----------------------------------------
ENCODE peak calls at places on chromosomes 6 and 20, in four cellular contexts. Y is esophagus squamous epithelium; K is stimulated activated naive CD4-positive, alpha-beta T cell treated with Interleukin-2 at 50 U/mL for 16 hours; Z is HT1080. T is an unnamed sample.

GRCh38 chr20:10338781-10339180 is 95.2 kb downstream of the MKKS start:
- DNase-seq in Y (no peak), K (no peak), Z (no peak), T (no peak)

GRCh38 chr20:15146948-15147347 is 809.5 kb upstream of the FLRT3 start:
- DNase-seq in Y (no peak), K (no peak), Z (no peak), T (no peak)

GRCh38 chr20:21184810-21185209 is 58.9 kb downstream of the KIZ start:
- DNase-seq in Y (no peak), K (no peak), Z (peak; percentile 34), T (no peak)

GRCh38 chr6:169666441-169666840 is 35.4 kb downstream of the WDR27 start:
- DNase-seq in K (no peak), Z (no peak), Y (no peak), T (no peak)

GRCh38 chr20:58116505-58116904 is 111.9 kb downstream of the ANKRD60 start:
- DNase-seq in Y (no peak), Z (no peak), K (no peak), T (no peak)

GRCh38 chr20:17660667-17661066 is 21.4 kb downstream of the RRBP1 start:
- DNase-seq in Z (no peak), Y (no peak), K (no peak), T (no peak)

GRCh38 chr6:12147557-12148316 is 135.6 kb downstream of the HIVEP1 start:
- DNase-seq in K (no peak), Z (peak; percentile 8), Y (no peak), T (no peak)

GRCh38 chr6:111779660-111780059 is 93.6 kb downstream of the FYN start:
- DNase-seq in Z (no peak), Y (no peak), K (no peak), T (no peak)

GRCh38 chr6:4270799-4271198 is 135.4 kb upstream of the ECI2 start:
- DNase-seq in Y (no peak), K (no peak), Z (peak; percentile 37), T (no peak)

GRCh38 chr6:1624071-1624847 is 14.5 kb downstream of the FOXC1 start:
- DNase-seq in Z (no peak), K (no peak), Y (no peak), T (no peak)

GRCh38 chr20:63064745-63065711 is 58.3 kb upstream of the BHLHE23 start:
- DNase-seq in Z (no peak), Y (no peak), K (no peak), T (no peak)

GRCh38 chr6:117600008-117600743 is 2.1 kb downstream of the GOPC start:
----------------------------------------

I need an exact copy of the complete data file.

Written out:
ENCODE peak calls at places on chromosomes 6 and 20, in four cellular contexts. Y is esophagus squamous epithelium; K is stimulated activated naive CD4-positive, alpha-beta T cell treated with Interleukin-2 at 50 U/mL for 16 hours; Z is HT1080. T is an unnamed sample.

GRCh38 chr20:10338781-10339180 is 95.2 kb downstream of the MKKS start:
- DNase-seq in Y (no peak), K (no peak), Z (no peak), T (no peak)

GRCh38 chr20:15146948-15147347 is 809.5 kb upstream of the FLRT3 start:
- DNase-seq in Y (no peak), K (no peak), Z (no peak), T (no peak)

GRCh38 chr20:21184810-21185209 is 58.9 kb downstream of the KIZ start:
- DNase-seq in Y (no peak), K (no peak), Z (peak; percentile 34), T (no peak)

GRCh38 chr6:169666441-169666840 is 35.4 kb downstream of the WDR27 start:
- DNase-seq in K (no peak), Z (no peak), Y (no peak), T (no peak)

GRCh38 chr20:58116505-58116904 is 111.9 kb downstream of the ANKRD60 start:
- DNase-seq in Y (no peak), Z (no peak), K (no peak), T (no peak)

GRCh38 chr20:17660667-17661066 is 21.4 kb downstream of the RRBP1 start:
- DNase-seq in Z (no peak), Y (no peak), K (no peak), T (no peak)

GRCh38 chr6:12147557-12148316 is 135.6 kb downstream of the HIVEP1 start:
- DNase-seq in K (no peak), Z (peak; percentile 8), Y (no peak), T (no peak)

GRCh38 chr6:111779660-111780059 is 93.6 kb downstream of the FYN start:
- DNase-seq in Z (no peak), Y (no peak), K (no peak), T (no peak)

GRCh38 chr6:4270799-4271198 is 135.4 kb upstream of the ECI2 start:
- DNase-seq in Y (no peak), K (no peak), Z (peak; percentile 37), T (no peak)

GRCh38 chr6:1624071-1624847 is 14.5 kb downstream of the FOXC1 start:
- DNase-seq in Z (no peak), K (no peak), Y (no peak), T (no peak)

GRCh38 chr20:63064745-63065711 is 58.3 kb upstream of the BHLHE23 start:
- DNase-seq in Z (no peak), Y (no peak), K (no peak), T (no peak)

GRCh38 chr6:117600008-117600743 is 2.1 kb downstream of the GOPC start: